It seems everything in Boston is automated now. I went to Fandango.com and ordered a ticket for The Bourne Identity. Then I walked over to the theatre and tuck my credit card in a kiosk in the lobby and out popped my ticket. 49.2 seconds.
Check-in procedure at my Boston hotel: insert credit card. Wait. Receive receipt and key card. Time from walking in the door to walking in the room: 37 seconds. Impressive.
I had avoided seeing the movie Frequency for a long time. Although I came close several times, both in theatres and standing in front of the DVD rack, there was always something in the back of my mind that associated the film with duds like The Rocketeer and Fearless.
Well, last night, with the free digital period on our Eastlink about to run out, I took the plunge.
I like smart movies with a tricky plot. I loved The Spanish Prisoner, for example. Frequency doesn’t quite rise to this level, but the premise — basically “son talks to dead father, 30 years in the past, used ham radio tricked out by northern lights” — was clever, and for something this far-fetched it was carried off well. I meant to watch for 10 minutes, then half an hour, and finally stayed up until 3:00 a.m. watching the entire thing.
My copy of Just In Tokyo arrived this week, and I’ve read it from cover to cover.
The book is a new travel guidelette from prolific web impresario Justin Hall. Written in much the same style as his web writings about Japan, Hall covers the basics of travel to Tokyo in a quick and entertaining fashion.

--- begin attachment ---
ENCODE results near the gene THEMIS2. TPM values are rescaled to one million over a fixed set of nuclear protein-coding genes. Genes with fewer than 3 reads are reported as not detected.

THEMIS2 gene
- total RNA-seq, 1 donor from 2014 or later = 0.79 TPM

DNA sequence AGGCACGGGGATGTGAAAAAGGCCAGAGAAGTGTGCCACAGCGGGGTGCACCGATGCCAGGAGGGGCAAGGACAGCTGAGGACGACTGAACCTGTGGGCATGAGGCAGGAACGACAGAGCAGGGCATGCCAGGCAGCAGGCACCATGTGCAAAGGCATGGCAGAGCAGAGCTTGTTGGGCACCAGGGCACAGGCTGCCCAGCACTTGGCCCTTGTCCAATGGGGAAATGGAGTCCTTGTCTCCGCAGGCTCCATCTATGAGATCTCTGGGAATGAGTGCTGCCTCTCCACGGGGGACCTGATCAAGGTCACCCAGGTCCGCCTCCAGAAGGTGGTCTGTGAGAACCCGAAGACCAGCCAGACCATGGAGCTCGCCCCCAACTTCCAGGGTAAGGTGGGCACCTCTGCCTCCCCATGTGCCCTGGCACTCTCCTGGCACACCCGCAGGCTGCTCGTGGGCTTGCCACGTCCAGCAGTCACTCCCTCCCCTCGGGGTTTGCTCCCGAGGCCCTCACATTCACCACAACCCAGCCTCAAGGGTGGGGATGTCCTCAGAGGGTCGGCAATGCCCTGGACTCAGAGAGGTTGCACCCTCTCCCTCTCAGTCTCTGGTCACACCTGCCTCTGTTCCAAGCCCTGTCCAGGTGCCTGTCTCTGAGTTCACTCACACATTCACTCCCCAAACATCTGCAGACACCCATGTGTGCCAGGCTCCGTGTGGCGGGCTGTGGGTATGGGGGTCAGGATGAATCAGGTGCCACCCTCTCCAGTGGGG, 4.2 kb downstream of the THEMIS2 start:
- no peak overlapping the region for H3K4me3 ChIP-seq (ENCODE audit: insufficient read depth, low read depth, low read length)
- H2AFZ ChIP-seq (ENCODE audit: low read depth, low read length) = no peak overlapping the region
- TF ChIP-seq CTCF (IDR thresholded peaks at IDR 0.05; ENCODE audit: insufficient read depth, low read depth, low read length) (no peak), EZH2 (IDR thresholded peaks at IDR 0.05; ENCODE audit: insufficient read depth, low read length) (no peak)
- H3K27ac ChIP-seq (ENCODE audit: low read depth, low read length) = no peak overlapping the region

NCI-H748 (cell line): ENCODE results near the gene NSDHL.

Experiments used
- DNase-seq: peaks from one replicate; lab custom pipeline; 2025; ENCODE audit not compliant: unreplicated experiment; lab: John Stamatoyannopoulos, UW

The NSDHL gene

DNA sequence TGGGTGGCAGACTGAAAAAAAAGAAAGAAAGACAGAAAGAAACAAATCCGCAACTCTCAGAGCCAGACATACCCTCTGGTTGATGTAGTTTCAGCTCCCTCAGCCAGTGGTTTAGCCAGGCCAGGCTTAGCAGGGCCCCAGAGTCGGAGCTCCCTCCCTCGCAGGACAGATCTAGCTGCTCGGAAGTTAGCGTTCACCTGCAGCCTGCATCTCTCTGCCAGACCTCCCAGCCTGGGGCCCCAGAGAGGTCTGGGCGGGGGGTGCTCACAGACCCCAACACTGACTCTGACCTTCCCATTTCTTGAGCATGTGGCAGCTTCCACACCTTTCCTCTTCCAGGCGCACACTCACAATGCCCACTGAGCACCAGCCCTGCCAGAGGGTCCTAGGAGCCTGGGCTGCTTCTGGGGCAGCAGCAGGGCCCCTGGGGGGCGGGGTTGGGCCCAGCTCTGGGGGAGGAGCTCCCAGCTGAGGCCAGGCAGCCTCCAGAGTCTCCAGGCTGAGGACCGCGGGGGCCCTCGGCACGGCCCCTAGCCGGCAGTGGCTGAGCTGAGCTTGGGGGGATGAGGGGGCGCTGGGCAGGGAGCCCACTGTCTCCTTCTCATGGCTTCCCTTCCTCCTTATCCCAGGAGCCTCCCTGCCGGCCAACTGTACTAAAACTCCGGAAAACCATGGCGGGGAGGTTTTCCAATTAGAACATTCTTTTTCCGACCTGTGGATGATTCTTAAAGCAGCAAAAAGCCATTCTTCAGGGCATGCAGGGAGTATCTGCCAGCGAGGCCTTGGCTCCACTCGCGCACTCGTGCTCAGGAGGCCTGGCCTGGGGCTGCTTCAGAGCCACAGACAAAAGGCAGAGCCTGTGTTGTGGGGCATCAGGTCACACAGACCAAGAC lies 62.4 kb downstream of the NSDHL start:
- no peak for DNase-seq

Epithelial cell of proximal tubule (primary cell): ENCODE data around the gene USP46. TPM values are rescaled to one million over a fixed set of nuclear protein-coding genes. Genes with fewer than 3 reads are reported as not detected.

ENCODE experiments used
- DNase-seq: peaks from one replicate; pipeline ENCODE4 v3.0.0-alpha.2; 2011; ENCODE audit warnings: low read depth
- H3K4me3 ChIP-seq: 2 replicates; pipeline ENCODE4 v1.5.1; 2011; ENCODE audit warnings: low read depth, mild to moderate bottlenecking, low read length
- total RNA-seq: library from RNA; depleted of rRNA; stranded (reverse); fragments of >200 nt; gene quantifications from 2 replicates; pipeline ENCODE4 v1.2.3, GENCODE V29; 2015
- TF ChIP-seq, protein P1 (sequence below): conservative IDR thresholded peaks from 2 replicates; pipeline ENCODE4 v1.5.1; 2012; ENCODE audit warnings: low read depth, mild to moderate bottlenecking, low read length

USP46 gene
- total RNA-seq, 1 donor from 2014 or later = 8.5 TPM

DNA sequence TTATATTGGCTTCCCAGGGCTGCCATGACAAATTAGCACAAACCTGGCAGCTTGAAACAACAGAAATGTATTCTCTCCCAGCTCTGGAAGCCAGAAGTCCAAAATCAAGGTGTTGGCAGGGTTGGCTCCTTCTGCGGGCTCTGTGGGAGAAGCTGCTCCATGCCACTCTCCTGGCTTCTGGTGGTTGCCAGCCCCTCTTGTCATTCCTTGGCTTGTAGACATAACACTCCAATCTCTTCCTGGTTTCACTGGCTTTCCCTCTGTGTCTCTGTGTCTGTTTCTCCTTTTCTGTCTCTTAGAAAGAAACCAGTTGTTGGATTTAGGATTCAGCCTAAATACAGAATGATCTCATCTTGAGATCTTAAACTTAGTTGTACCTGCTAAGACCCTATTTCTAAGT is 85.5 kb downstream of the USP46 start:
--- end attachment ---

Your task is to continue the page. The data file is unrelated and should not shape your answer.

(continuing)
The book is more a incomplete practical précis of Tokyo from the perspective of what Hall calls an urban nomad. Which means that you learn about everything from where to find the good “capsule hotels” to how to deal with food that has the consistency “of snot” (one of Hall’s favourite food words).
If you have a passing interest in visiting Tokyo, or even just in understanding more about it through the eyes of someone younger, braver and more sexed than the usual travel writer, this would be a good place to start.
You’ve got to hand it to David Mackenzie. Not only has he taken on the thankless job of Executive Director of the Confederation Centre of the Arts, but he’s done so even though the Centre’s adjunct theatre building is called the David Mackenzie Building.
I first worked with David when I was on the Victoria Row board and David was at CADC, and found him to be an intelligent and effective organizer. He is in no small way responsible for getting Confederation Landing Park built, and Victoria Row renovated. And it looks like he’s managed the speedy and difficult task of getting the Centre renovated with the same efficiency.
Oliver and I attended the Centre’s Renovation Celebration yesterday, and the place looks fantastic.
So kudos to David (and his staff) for pulling this off.